Thinking in terms of
ecclesiastical power has often found a breeding ground in the Pastoral Epistles. To what extent
is this justified? This article will examine a passage that always comes up when the position
of women in the church is discussed: 1 Timothy 2:8−15. Consecutively, three aspects will be
considered: power, powerlessness and authorised power. Power says something about the
underlying problem that Timothy faced: the male or female relationships in the church of
Ephesus threatened to degenerate into a power struggle. Powerlessness refers to the story of
Adam and Eve referred to in verses 13−15. Its focus is the woman, Eve. The book of Genesis
tells the story of human weakness, which becomes in the first letter to Timothy a sort of triptych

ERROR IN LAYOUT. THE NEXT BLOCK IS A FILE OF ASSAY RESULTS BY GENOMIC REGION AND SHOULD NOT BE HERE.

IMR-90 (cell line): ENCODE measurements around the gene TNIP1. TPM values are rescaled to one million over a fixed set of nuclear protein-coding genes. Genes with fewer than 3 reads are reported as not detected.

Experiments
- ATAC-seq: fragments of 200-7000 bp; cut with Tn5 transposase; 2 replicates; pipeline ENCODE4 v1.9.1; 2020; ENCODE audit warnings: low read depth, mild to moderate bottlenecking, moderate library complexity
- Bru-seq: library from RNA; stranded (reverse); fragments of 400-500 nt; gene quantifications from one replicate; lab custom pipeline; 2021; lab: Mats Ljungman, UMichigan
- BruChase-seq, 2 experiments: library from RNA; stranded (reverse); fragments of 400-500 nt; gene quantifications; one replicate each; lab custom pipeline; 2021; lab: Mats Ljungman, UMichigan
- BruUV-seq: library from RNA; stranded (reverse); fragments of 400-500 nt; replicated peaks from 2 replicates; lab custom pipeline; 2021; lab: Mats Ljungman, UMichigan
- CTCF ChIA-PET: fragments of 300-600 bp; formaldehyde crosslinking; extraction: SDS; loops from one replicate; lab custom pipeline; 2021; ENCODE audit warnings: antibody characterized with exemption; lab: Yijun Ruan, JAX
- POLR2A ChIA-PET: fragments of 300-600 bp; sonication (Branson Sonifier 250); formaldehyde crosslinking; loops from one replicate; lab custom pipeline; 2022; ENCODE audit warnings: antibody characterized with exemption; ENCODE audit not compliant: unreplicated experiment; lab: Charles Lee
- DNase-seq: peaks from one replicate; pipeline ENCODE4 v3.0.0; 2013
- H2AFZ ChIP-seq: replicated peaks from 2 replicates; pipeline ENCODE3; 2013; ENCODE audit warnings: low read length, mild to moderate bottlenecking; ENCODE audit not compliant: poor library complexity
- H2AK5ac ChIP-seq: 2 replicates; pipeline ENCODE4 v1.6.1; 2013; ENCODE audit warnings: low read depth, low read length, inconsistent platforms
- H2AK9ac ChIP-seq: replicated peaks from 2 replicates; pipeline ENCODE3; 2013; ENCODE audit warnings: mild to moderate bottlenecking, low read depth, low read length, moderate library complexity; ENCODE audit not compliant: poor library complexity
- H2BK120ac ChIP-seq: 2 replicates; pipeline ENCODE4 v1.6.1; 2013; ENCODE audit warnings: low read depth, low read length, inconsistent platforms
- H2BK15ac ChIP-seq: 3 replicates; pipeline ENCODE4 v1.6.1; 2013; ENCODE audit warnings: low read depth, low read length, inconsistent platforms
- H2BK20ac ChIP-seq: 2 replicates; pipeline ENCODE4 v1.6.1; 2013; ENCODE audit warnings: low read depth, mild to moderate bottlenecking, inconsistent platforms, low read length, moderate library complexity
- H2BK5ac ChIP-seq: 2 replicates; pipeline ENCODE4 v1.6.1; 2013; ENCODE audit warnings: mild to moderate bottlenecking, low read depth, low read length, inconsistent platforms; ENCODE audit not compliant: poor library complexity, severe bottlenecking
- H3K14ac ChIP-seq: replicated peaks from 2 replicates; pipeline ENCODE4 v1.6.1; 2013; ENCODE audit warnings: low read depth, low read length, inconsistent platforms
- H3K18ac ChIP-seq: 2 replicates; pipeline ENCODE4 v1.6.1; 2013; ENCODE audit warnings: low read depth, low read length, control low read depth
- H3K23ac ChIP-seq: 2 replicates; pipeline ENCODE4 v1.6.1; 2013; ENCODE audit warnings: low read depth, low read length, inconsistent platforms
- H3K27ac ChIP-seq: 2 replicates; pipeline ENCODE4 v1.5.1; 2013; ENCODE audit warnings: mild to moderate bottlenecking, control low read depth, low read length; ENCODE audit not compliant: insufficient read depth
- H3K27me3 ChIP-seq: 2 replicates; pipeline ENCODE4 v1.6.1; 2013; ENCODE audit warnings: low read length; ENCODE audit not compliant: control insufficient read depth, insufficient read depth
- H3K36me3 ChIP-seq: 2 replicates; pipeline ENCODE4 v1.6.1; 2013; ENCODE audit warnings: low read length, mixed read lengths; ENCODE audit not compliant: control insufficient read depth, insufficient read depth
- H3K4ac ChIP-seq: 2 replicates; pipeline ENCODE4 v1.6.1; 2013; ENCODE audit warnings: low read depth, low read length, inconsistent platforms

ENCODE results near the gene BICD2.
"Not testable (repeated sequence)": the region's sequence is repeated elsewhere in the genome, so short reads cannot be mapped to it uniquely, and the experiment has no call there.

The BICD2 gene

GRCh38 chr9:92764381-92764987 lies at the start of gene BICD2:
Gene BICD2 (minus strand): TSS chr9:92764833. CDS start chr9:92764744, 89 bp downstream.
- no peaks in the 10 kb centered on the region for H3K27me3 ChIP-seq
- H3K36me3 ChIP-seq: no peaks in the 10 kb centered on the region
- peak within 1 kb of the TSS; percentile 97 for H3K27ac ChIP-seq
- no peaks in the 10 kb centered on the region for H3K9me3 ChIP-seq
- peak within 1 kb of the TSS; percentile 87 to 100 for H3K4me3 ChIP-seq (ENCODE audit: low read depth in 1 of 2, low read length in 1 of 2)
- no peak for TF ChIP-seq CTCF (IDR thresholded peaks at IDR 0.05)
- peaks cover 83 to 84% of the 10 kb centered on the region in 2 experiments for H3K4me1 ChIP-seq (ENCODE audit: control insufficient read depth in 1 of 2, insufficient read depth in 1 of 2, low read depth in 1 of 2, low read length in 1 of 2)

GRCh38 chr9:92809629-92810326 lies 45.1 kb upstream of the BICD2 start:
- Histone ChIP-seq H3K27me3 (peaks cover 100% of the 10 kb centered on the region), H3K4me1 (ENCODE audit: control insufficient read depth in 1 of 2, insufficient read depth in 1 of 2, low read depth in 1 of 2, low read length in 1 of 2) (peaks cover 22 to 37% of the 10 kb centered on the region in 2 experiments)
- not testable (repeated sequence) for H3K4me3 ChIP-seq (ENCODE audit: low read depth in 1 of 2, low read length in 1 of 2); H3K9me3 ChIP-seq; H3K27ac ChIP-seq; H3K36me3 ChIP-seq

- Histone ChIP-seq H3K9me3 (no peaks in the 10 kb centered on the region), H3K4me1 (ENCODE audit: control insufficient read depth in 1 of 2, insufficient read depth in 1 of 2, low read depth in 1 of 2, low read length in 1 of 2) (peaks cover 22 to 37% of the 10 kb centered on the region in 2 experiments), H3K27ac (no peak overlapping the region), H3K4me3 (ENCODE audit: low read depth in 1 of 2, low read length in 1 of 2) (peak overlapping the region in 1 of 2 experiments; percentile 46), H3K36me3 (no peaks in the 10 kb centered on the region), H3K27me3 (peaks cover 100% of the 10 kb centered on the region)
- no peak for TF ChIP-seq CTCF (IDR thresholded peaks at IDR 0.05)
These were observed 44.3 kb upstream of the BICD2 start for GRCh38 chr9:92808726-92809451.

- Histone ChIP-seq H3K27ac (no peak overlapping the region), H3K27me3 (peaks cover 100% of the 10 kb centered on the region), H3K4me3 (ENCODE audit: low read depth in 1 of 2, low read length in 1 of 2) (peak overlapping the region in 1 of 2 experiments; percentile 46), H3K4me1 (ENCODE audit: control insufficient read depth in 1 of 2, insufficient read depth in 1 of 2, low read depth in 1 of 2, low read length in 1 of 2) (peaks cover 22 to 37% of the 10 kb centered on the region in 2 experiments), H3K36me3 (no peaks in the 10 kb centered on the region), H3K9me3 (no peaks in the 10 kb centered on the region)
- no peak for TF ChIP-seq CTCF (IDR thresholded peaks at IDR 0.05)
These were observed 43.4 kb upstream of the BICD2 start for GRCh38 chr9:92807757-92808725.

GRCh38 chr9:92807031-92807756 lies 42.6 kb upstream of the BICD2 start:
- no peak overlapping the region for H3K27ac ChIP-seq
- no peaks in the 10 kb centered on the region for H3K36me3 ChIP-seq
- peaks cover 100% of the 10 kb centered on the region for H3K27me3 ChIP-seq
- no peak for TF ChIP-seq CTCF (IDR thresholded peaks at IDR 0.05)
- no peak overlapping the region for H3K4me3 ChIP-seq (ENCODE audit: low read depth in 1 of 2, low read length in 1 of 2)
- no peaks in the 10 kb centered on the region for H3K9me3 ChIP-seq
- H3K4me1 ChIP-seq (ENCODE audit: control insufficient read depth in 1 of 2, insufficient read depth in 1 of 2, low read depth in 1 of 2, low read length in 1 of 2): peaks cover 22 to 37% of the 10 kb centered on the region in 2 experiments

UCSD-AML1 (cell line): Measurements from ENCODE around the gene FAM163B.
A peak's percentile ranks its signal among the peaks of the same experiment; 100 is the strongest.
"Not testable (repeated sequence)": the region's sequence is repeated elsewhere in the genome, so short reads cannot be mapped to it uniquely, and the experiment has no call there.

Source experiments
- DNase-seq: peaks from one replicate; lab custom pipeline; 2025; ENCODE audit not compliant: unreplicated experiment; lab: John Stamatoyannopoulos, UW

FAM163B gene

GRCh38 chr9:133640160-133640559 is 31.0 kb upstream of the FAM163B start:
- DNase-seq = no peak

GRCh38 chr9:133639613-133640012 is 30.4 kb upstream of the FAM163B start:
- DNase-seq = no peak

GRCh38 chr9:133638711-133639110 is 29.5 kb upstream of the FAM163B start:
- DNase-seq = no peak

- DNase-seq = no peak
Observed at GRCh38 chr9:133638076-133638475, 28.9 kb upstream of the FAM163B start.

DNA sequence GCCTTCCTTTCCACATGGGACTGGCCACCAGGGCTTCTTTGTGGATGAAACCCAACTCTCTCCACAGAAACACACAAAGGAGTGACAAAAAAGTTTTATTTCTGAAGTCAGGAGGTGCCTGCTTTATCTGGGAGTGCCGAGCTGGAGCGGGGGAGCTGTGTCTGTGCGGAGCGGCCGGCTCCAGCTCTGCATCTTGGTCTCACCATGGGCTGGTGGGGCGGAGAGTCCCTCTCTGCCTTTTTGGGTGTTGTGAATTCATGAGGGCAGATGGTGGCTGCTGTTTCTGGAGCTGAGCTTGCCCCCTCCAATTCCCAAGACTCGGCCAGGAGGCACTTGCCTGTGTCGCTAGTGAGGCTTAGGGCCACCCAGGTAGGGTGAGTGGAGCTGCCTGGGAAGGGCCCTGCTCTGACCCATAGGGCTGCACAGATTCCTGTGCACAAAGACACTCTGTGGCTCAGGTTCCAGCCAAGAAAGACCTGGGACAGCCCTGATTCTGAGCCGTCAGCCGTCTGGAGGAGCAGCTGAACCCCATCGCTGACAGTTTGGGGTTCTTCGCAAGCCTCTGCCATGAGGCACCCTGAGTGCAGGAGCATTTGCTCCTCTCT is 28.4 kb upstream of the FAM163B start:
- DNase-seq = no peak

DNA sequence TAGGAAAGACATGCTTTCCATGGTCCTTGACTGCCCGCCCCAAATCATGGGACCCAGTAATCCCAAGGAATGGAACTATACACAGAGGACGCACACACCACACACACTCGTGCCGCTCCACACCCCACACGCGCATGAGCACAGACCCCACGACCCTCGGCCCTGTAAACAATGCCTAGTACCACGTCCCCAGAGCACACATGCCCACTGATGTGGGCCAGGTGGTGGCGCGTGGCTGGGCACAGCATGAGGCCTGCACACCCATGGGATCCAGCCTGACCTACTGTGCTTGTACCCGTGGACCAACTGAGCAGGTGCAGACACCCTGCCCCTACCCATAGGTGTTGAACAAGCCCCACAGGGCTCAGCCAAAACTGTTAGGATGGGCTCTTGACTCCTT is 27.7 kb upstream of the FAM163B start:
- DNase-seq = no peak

about Eve and the Creation, Eve and the Fall and Eve and the Redemption. Authorised power
is the way Paul tries to regulate the problematic situation in the congregation with apostolic
rules. Not only because he wants something (βούλομαι) or because he does not allow something
(οὐκ ἐπιτρέπω) , but also in particular to create space for the faithful Word.
This article was initially presented at the NavNUT Conference ‘Mag in die Nuwe Testament’, 16−19 January 2011 at the University of Stellenbosch, South Africa.